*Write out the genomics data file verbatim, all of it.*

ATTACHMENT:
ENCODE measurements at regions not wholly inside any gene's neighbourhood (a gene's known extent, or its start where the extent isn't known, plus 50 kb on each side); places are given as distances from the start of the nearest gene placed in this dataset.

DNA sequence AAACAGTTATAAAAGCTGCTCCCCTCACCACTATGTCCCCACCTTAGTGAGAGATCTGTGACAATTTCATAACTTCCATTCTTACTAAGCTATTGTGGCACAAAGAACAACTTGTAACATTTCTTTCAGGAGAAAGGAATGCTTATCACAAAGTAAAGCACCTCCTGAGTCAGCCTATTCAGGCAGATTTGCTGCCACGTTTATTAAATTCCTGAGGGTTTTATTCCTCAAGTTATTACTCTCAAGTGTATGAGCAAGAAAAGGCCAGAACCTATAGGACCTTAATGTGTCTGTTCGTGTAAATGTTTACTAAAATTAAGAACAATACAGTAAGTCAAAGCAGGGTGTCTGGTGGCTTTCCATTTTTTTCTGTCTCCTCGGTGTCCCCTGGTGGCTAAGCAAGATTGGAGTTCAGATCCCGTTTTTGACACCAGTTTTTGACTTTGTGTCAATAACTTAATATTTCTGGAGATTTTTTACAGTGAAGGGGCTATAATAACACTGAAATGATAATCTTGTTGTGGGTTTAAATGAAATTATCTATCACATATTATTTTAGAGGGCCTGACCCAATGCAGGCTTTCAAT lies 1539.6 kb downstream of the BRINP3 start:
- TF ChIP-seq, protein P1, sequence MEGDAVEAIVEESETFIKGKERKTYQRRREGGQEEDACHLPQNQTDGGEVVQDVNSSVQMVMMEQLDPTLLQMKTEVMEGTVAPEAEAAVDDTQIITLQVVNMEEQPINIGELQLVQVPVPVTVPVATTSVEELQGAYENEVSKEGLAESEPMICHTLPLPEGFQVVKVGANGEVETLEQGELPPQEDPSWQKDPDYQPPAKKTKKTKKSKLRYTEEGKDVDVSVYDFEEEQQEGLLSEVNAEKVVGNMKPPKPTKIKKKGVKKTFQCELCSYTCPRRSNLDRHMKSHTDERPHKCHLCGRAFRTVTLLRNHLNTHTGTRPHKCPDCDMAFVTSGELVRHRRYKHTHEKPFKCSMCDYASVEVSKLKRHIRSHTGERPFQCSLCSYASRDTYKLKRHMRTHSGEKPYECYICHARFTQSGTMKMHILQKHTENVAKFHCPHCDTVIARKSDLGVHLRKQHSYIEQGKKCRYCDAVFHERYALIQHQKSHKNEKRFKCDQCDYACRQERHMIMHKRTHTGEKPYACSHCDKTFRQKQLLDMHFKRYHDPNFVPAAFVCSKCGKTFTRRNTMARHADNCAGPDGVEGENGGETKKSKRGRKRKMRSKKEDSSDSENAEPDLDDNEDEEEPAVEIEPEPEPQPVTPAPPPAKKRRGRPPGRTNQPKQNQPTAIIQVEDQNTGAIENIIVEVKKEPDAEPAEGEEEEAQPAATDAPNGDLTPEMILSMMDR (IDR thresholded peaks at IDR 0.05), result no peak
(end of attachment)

ENCODE measurements at regions not wholly inside any gene's neighbourhood (a gene's known extent, or its start where the extent isn't known, plus 50 kb on each side); places are given as distances from the start of the nearest gene placed in this dataset.

DNA sequence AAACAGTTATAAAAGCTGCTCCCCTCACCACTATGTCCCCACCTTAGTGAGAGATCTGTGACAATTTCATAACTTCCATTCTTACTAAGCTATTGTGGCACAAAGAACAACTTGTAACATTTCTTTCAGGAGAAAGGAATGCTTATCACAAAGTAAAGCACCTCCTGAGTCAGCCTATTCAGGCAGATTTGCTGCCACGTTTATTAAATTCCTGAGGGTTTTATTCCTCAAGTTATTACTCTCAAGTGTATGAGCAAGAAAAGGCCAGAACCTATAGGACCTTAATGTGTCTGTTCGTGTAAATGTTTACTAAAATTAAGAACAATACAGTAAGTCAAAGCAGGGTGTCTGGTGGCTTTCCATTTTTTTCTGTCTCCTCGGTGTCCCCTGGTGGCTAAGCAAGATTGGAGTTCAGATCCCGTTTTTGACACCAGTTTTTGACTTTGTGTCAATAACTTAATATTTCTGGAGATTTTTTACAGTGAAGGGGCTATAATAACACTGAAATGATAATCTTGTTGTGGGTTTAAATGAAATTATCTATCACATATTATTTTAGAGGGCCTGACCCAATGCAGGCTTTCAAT lies 1539.6 kb downstream of the BRINP3 start:
- TF ChIP-seq, protein P1, sequence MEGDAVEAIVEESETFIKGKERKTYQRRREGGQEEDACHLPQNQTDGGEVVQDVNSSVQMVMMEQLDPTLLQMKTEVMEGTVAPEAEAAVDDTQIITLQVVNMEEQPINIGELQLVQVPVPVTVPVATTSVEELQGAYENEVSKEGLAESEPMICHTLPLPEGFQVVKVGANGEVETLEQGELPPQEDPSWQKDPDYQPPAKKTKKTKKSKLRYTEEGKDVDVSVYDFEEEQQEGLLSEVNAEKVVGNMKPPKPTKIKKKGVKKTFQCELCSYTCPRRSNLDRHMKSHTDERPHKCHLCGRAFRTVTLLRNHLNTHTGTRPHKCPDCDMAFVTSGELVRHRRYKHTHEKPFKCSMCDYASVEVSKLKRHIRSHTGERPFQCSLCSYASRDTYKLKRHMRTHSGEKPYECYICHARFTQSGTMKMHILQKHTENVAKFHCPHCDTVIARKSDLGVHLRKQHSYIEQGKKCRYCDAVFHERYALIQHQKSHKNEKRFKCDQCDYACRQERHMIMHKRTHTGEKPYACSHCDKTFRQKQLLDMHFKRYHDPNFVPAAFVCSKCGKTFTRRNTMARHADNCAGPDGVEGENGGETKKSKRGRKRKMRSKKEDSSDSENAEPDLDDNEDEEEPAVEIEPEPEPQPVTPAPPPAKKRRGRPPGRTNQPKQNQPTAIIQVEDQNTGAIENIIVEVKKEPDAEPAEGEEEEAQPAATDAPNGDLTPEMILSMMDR (IDR thresholded peaks at IDR 0.05), result no peak